Residential Prospects

The first half of 2014 was notable for sovereign wealth funds’ foray into residential properties. Historically, this has not been an attractive sector for sovereign funds, which prefer the greater certainty of the commercial market. But as the funds sought overlooked property categories, residential developments — particularly student accommodations — drew their attention.

Sovereign wealth funds finalized four deals in this sector in the first six months of 2014. ADIA invested £200 million ($333 million) in London-based Fizzy Living, a subsidiary of Thames Valley Housing that builds and leases new semiserviced apartments in London and southeast England specifically for young professionals. GIC formed a joint venture with Sydney-based Macquarie Capital to buy a majority stake in Iglu, a student accommodation provider headquartered in London. And SAFE’s Gingko Tree committed a further £80 million in equity to UPP Group Holdings, a London-based student housing company in which it owns a 40 percent stake.

Sovereign Wealth Fund Infrastructure and Real Estate Investments by Region

But the most adventurous sovereign deal in residential real estate came from an unexpected quarter. In April, Malaysia’s sovereign wealth fund, Khazanah Nasional, announced that it had bought 8 percent of Manila-based 8990 Holdings, a leading developer of low-income housing in the Philippines, for 2.6 billion Philippine pesos ($66 million).

Cashing in on the Consumer

High prices have driven many sovereign wealth funds to seek out the sort of real estate opportunities that they once avoided. In the past two years, funds have looked to profit from rising consumer spending. That has prompted investments in shopping malls, often in emerging markets, and logistics facilities that ship goods to growing numbers of online shoppers.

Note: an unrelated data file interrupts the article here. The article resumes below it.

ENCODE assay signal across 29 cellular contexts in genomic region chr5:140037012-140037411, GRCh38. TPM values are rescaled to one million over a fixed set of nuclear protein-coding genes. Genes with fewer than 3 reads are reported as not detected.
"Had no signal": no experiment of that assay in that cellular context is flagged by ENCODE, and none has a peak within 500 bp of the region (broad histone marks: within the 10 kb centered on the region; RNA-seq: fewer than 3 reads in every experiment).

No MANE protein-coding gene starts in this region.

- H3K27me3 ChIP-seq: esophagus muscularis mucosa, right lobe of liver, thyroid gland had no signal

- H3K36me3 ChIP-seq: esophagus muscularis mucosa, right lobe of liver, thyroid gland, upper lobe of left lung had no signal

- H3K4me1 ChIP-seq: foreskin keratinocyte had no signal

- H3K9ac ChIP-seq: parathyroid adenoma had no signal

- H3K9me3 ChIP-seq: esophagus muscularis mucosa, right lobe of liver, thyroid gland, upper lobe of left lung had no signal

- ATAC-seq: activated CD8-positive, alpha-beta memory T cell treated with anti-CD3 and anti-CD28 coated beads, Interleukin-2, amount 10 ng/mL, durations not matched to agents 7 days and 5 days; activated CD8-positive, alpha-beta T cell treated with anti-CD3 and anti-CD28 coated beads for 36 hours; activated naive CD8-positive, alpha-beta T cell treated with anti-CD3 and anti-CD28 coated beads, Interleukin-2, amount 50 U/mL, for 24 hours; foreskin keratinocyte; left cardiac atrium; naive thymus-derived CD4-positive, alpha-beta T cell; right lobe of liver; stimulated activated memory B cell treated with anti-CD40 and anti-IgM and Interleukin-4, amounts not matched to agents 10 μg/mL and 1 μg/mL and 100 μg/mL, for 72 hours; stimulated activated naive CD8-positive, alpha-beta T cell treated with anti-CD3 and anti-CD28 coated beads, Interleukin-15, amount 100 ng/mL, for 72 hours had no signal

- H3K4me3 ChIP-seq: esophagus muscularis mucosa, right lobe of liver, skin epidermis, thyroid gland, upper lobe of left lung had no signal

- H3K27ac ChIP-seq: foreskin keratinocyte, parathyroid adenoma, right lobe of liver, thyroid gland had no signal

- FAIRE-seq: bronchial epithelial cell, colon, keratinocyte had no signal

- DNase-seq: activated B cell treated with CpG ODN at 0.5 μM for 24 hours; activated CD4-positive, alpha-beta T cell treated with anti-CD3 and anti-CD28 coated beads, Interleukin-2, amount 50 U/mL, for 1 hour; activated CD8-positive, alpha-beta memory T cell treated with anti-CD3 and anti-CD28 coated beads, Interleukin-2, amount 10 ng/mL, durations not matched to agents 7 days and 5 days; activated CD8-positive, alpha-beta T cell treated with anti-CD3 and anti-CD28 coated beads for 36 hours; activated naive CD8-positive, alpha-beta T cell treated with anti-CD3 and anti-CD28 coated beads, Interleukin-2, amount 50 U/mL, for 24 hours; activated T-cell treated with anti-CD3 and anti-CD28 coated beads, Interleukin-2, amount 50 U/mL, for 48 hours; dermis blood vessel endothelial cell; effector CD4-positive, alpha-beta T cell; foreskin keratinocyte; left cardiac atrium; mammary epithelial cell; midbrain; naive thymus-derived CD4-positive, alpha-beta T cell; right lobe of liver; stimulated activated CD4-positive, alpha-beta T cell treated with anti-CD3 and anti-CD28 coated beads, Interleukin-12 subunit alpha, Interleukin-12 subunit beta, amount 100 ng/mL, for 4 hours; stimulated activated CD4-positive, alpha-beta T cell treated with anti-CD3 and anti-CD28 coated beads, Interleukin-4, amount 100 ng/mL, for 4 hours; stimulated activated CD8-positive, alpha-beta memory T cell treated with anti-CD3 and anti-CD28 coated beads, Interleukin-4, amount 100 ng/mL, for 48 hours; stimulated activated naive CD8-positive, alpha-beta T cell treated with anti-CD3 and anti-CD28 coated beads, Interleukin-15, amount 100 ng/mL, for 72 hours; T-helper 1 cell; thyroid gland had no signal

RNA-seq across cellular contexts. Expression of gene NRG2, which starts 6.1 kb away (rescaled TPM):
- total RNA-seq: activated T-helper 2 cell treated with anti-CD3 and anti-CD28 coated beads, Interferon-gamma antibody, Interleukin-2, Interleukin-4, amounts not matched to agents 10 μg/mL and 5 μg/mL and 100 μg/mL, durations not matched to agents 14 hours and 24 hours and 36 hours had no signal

This trend has continued in 2014. ADIA backed the development of the new Mall of Switzerland in Lucerne. Norges Bank Investment Management (NBIM), which oversees the Norwegian sovereign wealth fund’s roughly $850 billion portfolio, will invest more than $8.5 billion in real estate each year through 2016. NBIM committed about $450 million to a U.S. logistics property portfolio managed by San Francisco–based Prologis. Singapore’s Temasek Holdings invested in Chinese logistics warehouse developer Shanghai Yupei Group Co. alongside a regular partner, RRJ Capital, the Hong Kong–based private equity firm whose co-CEO is former Temasek chief investment officer Charles Ong.

Infrastructure for the Long Term

Many sovereign wealth funds are trying to allocate more to infrastructure because the returns on such assets align with their long-term investment horizons. But this year, as in 2013, state-owned funds have struggled to find the right deals and faced strong competition when they did.

Sovereign wealth funds completed few new major infrastructure deals in the first half of 2014. The highly publicized auction of Australia’s Queensland Motorways, in which four sovereign-fund-backed consortia competed, didn’t close until the second half, on July 2. The winning investor group, led by Melbourne-based toll road operator Transurban Group and backed by ADIA, paid A$7.05 billion ($6.6 billion) for the company, which manages a 70-kilometer (44-mile) network of tolled roads, bridges and infrastructure around Brisbane.

The largest completed infrastructure deal in which sovereign wealth funds invested during the first half was a €2 billion ($2.8 billion) fundraising by Wessal Capital, a firm backed by the Moroccan government and funds from Kuwait, Qatar, Saudi Arabia and the United Arab Emirates, to develop tourism infrastructure in Morocco. The new money will allow Rabat, Morocco–based Wessal to build hotels and a cruise ship port and marina in Casablanca, and to renovate the city’s old medina. It will also fund the development of new tourism facilities in Rabat, the North African nation’s capital.